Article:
New Study Links Lead to ADHD


A study published in Psychological Science and conducted by scientists OHSU.jpegat OHSU Doernbecher Children's Hospital has shown the first causal link between low levels of lead in blood (low BLLs) and an increase in ADHD symptoms. This increase in symptoms was shown at less than 10 micrograms per deciliter of lead in the blood, which is a common "safety level" for many states. "Because the C282Y gene helps to control the effects of lead in the body and the mutation was spread randomly in the children, the findings of our study are difficult to explain unless lead is, in fact, part of the cause of ADHD, not just an association," said Dr. Joel Nigg. 

The study showed a causal relationship between heightened ADHD symptoms and lead exposure in children with a specific gene, the HFE C282Y gene. This gene is present in about 10% of America's population, which is a significant number of children whose ADHD symptoms might be amplified by lead exposure. This increase was seen more strongly in males than in females, and was also seen in children without this specific gene, but not as consistently.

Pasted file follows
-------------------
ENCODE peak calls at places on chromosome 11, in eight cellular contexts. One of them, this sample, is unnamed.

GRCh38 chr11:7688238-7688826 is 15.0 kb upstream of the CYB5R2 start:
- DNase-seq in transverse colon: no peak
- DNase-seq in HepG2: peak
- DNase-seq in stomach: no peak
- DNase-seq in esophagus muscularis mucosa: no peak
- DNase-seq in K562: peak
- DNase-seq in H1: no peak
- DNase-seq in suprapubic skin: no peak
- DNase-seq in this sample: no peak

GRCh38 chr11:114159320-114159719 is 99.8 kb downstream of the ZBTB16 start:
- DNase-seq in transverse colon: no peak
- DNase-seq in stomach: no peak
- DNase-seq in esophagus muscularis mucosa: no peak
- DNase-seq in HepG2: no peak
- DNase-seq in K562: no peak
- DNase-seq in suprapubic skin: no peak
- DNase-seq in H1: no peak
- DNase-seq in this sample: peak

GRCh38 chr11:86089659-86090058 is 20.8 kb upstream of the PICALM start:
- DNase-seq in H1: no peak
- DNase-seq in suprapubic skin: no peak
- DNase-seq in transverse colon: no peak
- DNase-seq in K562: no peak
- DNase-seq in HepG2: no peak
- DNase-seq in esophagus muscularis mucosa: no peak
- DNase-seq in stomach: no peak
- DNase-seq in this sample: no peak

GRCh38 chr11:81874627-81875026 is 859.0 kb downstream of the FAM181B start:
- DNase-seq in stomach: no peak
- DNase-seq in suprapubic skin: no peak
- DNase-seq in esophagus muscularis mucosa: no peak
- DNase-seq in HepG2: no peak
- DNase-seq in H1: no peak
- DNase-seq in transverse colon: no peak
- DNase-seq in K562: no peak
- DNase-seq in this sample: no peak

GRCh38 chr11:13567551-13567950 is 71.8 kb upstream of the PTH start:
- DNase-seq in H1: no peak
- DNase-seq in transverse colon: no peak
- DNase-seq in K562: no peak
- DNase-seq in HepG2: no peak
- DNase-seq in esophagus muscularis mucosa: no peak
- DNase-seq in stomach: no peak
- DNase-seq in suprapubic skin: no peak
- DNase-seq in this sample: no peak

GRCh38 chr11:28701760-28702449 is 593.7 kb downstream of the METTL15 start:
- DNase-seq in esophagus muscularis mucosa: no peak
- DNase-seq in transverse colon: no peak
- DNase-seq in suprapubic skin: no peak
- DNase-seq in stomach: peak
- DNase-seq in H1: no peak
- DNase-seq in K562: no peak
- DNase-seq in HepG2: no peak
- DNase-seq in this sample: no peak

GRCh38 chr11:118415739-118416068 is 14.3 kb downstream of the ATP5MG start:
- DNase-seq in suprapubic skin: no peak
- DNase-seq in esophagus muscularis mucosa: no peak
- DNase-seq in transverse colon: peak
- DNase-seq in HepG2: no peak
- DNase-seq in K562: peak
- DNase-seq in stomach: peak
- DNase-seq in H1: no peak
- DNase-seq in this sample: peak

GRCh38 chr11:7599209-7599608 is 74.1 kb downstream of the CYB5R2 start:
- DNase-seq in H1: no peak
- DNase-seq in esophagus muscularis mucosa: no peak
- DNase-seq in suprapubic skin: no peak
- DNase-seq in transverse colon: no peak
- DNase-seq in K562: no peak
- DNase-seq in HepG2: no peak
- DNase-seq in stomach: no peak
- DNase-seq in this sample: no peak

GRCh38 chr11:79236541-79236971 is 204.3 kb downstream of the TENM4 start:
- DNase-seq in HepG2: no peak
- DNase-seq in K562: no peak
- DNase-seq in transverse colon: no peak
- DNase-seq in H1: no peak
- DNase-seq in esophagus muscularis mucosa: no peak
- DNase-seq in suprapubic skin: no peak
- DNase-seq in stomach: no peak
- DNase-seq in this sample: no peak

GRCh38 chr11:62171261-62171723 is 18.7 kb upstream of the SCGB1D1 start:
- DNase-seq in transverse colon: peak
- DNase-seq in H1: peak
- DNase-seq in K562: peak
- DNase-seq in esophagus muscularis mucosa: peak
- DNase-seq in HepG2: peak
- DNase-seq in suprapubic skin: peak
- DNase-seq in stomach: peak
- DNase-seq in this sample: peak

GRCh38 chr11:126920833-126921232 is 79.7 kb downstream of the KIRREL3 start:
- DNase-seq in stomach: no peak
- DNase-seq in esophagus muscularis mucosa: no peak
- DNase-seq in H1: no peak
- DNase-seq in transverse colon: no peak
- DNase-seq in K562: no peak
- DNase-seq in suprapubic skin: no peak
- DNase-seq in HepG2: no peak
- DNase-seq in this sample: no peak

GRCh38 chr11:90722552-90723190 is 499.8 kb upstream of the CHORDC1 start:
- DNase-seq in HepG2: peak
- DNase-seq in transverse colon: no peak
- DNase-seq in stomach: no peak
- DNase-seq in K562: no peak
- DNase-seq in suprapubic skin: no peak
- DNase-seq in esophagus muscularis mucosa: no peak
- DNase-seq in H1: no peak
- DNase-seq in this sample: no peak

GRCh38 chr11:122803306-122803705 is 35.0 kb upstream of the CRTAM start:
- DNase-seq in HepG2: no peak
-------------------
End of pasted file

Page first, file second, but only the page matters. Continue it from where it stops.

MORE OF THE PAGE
The study does not claim that lead exposure means a child will have ADHD, nor does it claim that lead exposure is the only cause of ADHD. It provides evidence for a hypothesis that has been long held by many. It shows that lead exposure could potentially amplify a child's ADHD symptoms.  

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If you believe your child has been exposed to lead, please contact your healthcare provider.  Bookmark and Share

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